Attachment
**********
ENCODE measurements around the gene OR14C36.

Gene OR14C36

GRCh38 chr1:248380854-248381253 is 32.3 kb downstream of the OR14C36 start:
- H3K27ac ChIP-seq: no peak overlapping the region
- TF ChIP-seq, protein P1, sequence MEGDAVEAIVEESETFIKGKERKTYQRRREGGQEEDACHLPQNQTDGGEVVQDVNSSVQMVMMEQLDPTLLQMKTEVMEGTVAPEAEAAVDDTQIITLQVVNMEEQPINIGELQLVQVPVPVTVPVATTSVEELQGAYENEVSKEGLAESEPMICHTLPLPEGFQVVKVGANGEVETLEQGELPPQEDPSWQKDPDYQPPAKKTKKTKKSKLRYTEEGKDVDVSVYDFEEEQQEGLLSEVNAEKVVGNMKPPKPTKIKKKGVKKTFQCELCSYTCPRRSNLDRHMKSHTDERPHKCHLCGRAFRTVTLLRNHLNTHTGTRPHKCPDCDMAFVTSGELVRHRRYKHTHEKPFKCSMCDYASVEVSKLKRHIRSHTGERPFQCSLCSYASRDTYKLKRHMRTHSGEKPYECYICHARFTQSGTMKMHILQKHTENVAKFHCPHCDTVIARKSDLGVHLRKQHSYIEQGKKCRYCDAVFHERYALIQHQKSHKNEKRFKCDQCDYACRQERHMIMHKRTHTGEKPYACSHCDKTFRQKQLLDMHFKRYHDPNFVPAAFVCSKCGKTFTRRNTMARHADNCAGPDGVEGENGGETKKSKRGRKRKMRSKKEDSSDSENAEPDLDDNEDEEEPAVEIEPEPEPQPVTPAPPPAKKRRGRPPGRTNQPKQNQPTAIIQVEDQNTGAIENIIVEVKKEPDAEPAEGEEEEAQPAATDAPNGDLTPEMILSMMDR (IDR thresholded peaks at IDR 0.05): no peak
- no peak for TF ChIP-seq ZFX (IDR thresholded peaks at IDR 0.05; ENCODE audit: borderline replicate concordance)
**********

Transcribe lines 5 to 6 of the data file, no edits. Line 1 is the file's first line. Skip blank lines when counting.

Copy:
- TF ChIP-seq, protein P1, sequence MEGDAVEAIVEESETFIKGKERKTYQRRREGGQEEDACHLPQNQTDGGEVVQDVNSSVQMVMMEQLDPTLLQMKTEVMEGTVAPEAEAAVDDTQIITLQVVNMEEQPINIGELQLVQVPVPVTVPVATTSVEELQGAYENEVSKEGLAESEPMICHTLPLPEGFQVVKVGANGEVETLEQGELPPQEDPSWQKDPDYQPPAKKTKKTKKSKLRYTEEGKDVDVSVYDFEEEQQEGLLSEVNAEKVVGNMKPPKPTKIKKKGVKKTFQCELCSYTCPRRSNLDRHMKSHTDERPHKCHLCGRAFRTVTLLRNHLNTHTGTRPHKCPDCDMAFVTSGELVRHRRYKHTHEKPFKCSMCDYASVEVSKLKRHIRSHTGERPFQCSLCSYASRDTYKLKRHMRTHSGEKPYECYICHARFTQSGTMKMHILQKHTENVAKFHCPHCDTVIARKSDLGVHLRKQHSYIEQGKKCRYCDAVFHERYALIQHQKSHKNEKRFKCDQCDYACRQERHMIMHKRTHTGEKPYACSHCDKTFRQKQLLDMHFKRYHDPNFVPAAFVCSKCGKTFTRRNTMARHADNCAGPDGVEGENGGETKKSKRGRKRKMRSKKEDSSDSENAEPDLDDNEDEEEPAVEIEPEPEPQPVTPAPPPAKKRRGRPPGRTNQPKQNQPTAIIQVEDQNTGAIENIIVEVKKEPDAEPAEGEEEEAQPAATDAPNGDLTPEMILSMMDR (IDR thresholded peaks at IDR 0.05): no peak
- no peak for TF ChIP-seq ZFX (IDR thresholded peaks at IDR 0.05; ENCODE audit: borderline replicate concordance)